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dc.contributor.advisorDavis, Charles N.eng
dc.contributor.authorPayne, Sarah Katherine, 1985-eng
dc.coverage.spatialUnited States
dc.coverage.spatialGreece
dc.coverage.temporal2001-2009en_US
dc.coverage.temporal431-404 B.Cen_US
dc.date.issued2009
dc.date.submitted2009 Fallen
dc.descriptionTitle from PDF of title page (University of Missouri--Columbia, viewed on February 22, 2011).en_US
dc.descriptionThe entire thesis text is included in the research.pdf file; the official abstract appears in the short.pdf file; a non-technical public abstract appears in the public.pdf file.en_US
dc.descriptionThesis advisor: Dr. Charles N. Davis.en_US
dc.descriptionIncludes bibliographical references.en_US
dc.descriptionM. A. University of Missouri--Columbia 2009.en_US
dc.descriptionDissertations, Academic -- University of Missouri--Columbia -- Journalism.en_US
dc.description.abstractThis thesis surveys how democratic governments convince their people to go to war and to continue fighting unpopular wars by exploring the relationship between contemporary and classical war rhetoric. Focusing on the military campaigns of the War on Terror and the Peloponnesian War, the researcher reviews ways in which those in positions of power wield words to build and maintain great empires. The researcher endeavors to support her hypothesis that there exists a raport between contemporary American war rhetorics and classical Athenian war rhetorics by employing phenomenological and hermeneutical methodologies in the study of prima facie appeals and symbolic appeals, respectively, common to George W. Bush and Pericles. Together, a textual analysis and Burkean dramatist critique answer the researcher's question: To what extent is Bush-ean and Periclean wartime oratory similar? Because there exist both straightforward and emblematic correlations within the rhetorics, the researcher concludes there to be a notable association.eng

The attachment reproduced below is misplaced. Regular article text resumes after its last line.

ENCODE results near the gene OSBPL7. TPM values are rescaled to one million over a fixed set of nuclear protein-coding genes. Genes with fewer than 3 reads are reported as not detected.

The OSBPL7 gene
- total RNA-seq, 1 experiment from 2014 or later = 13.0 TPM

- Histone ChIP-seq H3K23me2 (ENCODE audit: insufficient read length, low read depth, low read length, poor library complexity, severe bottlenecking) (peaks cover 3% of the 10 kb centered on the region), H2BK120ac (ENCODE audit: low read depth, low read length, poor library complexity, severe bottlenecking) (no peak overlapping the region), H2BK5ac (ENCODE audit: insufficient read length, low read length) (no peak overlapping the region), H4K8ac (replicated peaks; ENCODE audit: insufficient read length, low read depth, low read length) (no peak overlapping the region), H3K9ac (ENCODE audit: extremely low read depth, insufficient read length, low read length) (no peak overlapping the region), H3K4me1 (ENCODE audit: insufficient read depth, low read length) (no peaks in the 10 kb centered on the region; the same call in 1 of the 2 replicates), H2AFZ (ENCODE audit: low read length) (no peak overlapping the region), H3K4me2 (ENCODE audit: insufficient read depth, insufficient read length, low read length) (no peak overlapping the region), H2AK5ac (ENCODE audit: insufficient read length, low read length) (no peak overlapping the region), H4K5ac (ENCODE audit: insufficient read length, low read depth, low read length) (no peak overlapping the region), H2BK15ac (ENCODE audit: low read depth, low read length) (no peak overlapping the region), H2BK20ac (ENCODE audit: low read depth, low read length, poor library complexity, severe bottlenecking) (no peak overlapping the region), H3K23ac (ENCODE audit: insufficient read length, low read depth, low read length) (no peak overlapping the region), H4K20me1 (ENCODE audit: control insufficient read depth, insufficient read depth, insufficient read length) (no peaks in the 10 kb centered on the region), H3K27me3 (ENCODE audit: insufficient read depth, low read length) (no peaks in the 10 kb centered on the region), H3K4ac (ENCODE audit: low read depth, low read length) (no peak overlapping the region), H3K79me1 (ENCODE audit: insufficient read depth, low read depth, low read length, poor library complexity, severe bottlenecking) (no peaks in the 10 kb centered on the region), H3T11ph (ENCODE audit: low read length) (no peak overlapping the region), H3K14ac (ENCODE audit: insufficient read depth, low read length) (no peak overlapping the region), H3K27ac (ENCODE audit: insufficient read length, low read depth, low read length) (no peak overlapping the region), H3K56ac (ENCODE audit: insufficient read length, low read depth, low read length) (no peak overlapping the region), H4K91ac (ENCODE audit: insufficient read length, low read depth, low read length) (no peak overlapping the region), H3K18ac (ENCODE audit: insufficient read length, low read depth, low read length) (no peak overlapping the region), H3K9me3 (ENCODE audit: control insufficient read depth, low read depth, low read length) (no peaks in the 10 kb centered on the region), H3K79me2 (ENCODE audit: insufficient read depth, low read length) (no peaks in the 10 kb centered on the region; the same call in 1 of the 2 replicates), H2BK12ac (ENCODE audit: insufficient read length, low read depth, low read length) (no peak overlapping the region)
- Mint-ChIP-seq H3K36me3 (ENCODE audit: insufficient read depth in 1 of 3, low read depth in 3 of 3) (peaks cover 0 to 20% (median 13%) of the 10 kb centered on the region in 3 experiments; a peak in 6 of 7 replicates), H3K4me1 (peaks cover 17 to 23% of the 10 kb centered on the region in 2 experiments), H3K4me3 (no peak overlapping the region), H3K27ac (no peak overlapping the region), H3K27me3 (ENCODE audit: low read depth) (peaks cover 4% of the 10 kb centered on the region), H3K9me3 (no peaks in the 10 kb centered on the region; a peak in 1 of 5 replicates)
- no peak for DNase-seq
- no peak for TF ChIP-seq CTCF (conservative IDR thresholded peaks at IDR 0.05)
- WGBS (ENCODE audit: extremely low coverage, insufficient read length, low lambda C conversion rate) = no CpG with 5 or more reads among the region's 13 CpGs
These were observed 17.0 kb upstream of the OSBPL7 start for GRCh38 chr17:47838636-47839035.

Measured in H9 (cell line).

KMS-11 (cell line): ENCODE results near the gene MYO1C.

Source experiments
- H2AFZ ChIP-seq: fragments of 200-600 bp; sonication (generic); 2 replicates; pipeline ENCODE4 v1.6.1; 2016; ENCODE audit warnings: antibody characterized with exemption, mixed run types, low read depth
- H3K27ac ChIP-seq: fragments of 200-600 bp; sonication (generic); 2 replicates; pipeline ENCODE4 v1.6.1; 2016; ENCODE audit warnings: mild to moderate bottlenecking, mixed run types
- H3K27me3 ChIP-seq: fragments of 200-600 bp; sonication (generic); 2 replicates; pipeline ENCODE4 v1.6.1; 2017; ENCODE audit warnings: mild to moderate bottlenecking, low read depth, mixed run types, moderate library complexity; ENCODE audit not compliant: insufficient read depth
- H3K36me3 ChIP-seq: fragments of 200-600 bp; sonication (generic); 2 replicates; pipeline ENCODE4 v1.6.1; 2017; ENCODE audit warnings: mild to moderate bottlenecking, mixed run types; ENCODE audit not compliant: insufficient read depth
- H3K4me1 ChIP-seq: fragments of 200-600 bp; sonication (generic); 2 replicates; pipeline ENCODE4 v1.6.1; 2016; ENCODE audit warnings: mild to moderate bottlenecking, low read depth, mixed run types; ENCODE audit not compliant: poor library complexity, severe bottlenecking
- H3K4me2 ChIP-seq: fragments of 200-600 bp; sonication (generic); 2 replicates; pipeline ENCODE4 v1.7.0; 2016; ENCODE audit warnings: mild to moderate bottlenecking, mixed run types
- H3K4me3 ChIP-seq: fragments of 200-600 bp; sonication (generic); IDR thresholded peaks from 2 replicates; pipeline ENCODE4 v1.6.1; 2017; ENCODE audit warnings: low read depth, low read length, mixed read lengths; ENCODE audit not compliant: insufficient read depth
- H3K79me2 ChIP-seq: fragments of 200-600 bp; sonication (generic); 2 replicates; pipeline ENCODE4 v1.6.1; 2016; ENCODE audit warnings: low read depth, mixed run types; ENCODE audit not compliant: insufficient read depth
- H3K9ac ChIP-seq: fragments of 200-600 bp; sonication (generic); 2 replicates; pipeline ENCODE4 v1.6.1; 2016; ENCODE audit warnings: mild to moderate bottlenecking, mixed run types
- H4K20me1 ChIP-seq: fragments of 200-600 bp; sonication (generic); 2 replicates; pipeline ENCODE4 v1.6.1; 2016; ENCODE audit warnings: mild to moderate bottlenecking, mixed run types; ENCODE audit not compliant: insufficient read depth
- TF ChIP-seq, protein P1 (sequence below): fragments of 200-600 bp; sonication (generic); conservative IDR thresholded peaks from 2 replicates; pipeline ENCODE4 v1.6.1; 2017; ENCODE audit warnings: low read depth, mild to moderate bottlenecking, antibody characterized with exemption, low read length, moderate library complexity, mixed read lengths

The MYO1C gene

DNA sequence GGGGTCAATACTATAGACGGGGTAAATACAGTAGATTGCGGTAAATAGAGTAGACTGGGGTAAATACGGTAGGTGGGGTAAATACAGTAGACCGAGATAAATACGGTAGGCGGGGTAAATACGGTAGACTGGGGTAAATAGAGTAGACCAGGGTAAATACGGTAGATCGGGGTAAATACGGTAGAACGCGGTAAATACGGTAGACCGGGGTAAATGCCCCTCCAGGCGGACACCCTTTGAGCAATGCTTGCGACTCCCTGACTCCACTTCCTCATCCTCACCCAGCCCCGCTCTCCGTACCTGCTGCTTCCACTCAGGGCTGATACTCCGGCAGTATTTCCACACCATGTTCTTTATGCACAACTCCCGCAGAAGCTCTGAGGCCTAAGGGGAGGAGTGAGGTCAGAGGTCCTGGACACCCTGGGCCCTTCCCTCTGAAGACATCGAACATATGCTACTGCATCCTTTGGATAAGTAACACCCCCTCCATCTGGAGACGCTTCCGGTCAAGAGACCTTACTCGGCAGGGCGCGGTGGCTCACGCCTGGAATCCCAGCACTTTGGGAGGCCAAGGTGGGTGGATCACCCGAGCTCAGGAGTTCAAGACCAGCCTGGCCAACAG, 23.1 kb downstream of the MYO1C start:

dc.format.extentv, 116 pagesen_US
dc.identifier.oclc703880851en_US
dc.identifier.otherPayneS-121109-T1368en_US
dc.identifier.urihttp://hdl.handle.net/10355/10124
dc.publisherUniversity of Missouri--Columbiaen_US
dc.relation.ispartof2009 Freely available theses (MU)en_US
dc.relation.ispartofcommunityUniversity of Missouri-Columbia. Graduate School. Theses and Dissertations. Theses. 2009 Theses
dc.subject.lcshWar on Terrorism, 2001-2009en_US
dc.subject.lcshTerrorism -- Prevention -- International cooperationen_US
dc.subject.lcshUnited States -- Military policyen_US
dc.subject.lcshRhetoric -- Political aspectsen_US
dc.subject.lcshEnglish language -- Rhetoricen_US
dc.subject.lcshGreece -- Historyen_US
dc.subject.lcshUnited States -- Politics and government -- Terminologyen_US
dc.titleWords and rumors of words: comparative war rhetoricsen_US
dc.typeThesisen_US
thesis.degree.disciplineJournalismen_US
thesis.degree.disciplineJournalismeng
thesis.degree.grantorUniversity of Missouri--Columbiaen_US
thesis.degree.levelMastersen_US
thesis.degree.nameM.A.en_US


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